Enlightenment Now: The Case for Reason, Science, Humanism, and Progress

By Steven Pinker. New York: Viking/Penguin 2018

By Mel Watkins (reviewer)

A grabby title may sell a book, but it is the subtitle that describes its contents. Stephen Pinker—psychologist, cognitive scientist, megadata analyst, professor at Harvard—published The Better Angels of Our Nature in 2011 with the subtitle, Why Violence has Declined. This surprising good news, about violence lessening across the board, from strapping children to war between states, ran against much of the conventional wisdom of our times. I argued in my review in this magazine (see the Oct.-Dec. 2012 issue) that Pinker had compiled a truly amazing amount of data, bound to warm the heart of the social scientist, and that he was mostly convincing, though he had perhaps downplayed the possibility of catastrophe from nuclear war or climate change, and that to me, as a political economist, he seemed too sanguine about the costs of contemporary globalization.

That was volume one, as it were, of his encyclopedia. Now we have volume two, on the creation and ongoing presence of the Enlightenment, from circa 1700 till today, and on the four primary elements that make up that presence: reason, science, humanism, and progress. This quartet, he maintains, have got us to the mostly good times of today. Reviewers have labeled Pinker an optimist—one says “strident optimist.” His glass is half full, in fact overflowing.

The message is that if the Enlightenment, which has done so much for our lives, is to persist, and if we are to continue to flourish along with it, then we must be vigilant in our commitment to these four ideals. This takes on special importance with the coronation of Donald Trump as the despot supreme who is so clearly the enemy of what Pinker and most of us treasure.

What is really at issue, however, is whether we buy the perspective from which Pinker writes. Ask him why things happen the way they do, his answer is “human nature,” and he has the authority of cognitive psychology linked with neuroscience, which gives us evolutionary psychology, to call upon. It’s a potent paradigm, having pushed even economics aside. Adam Smith famously wrote: “The propensity to truck, barter, and exchange one thing for another is common to all men” though it seems to this economist that this Pinker-like statement flies in the face of what economic historians—and anthropologists—tell us.

“Human nature made me do it.” An alternative explanation of what we do and do not do is not human nature but what we might call social nature—the nature, the structure, of society. In our own case, to be blunt about it, the uni versal characteristic of the age of Enlightenment is capitalism and its evolving nature.

Here’s the headline: What happens is explicable as either human nature or the nature of capitalism. Take your choice.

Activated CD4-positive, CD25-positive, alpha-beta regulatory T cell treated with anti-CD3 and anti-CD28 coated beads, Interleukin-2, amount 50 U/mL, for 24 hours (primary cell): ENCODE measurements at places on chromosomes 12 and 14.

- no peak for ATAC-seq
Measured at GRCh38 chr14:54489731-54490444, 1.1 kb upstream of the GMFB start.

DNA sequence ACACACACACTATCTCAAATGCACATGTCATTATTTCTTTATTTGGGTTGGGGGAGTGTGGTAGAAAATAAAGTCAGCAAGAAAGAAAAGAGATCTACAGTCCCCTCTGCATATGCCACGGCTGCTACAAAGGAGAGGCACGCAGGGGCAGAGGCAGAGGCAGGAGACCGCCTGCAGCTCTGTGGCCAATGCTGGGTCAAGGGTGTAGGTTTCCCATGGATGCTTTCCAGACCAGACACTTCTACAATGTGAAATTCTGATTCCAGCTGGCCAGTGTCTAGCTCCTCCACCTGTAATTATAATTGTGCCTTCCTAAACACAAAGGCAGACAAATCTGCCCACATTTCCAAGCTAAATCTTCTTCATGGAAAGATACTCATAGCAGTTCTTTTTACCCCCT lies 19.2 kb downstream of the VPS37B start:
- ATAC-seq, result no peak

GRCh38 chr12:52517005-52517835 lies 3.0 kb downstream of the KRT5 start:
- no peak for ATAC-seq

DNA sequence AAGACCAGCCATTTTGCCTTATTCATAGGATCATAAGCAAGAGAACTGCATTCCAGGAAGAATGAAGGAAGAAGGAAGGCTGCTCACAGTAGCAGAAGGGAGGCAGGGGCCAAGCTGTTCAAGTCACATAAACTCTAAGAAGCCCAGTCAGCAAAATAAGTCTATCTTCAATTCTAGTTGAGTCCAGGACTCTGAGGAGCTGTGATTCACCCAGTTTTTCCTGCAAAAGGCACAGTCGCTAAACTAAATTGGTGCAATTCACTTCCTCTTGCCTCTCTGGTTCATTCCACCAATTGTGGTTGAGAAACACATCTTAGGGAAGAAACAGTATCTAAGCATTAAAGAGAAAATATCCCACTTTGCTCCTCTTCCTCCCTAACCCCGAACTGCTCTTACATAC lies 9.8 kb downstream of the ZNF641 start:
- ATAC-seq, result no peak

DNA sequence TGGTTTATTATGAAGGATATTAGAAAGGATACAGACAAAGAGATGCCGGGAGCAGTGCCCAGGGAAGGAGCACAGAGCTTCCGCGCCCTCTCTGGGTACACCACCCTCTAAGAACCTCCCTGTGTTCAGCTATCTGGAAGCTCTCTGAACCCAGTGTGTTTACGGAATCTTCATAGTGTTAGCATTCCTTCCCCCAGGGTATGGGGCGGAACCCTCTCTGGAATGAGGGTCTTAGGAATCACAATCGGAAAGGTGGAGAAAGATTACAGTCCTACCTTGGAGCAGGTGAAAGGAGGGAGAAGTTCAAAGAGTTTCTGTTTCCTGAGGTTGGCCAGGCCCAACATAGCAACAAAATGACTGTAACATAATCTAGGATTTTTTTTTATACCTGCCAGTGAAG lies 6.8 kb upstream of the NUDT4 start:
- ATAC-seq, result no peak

There was a striking example of this dilemma this past summer in a dust-up between the New York Times writer Nathaniel Rich and Naomi Klein, author of This Changes Everything: Capitalism vs. the Climate. The Times’ Sunday Magazine of August 5 was solely devoted to the issue of climate change, titled “Losing Earth.” Serious attempts to deal with it fell apart in the late 1980s, a matter on which there is general agreement. According to Rich, the fault lies within ourselves as human beings: we are wired to “obsess over the present, worry about the medium-term and cast the long-term out of our minds.”

Klein angrily rejects this point of view (The Intercept). The late ’80s was the very zenith of neoliberalism, she argues—the contemporary manifestation of capitalism—the worst possible time to deal with the highly charged issue of climate change. It was capitalism triumphant that caused the derailment.

It’s the clout of the capitalists in dealing with the state and getting their way. It’s the making of us into consumers as our wants are turned into needs so there’s no such thing as too much; into workers, fearful that if we talk too much about costs like carbon emissions, jobs will be lost; into true believers in progress, anticipating the technological solution that’s bound to happen in time to save us.

No need to panic. As Pinker puts it: “The key idea is that environmental problems, like other problems, are solvable, given the right knowledge.” That’s a one-sentence summary of a world in thrall to conventional wisdom.

Pinker himself was not part of the debate between the Times and Klein (on behalf of the climate justice movement), but there is no doubt where he stands: “The ideas of the Enlightenment are products of human reason, but they always struggle with other strands of human nature: loyalty to tribe, deference to authority, magical thinking, the blaming of misfortune on evildoers.” That assumption about human nature is the central tenet of cognitive science as defined by Pinker. What is missing is the political: power and protest.

I do agree with Pinker’s point that our brains could not possibly have evolved at a pace equal to that of technology itself. Modern technology, the application of science by capital, is at the core of the Enlightenment. But what does it say about the Enlightenment that it unleashed a rate of technological change beyond our handling? Is that possibly a description of where we are today? Can Pinker’s relentless reasoning and unfailing optimism get us safely out of that technology trap?

Reviewed by Mel Watkins, emeritus professor of political economy, U of Toronto

Peace Magazine Jan-Mar 2019

Peace Magazine Jan-Mar 2019, page 29. Some rights reserved.

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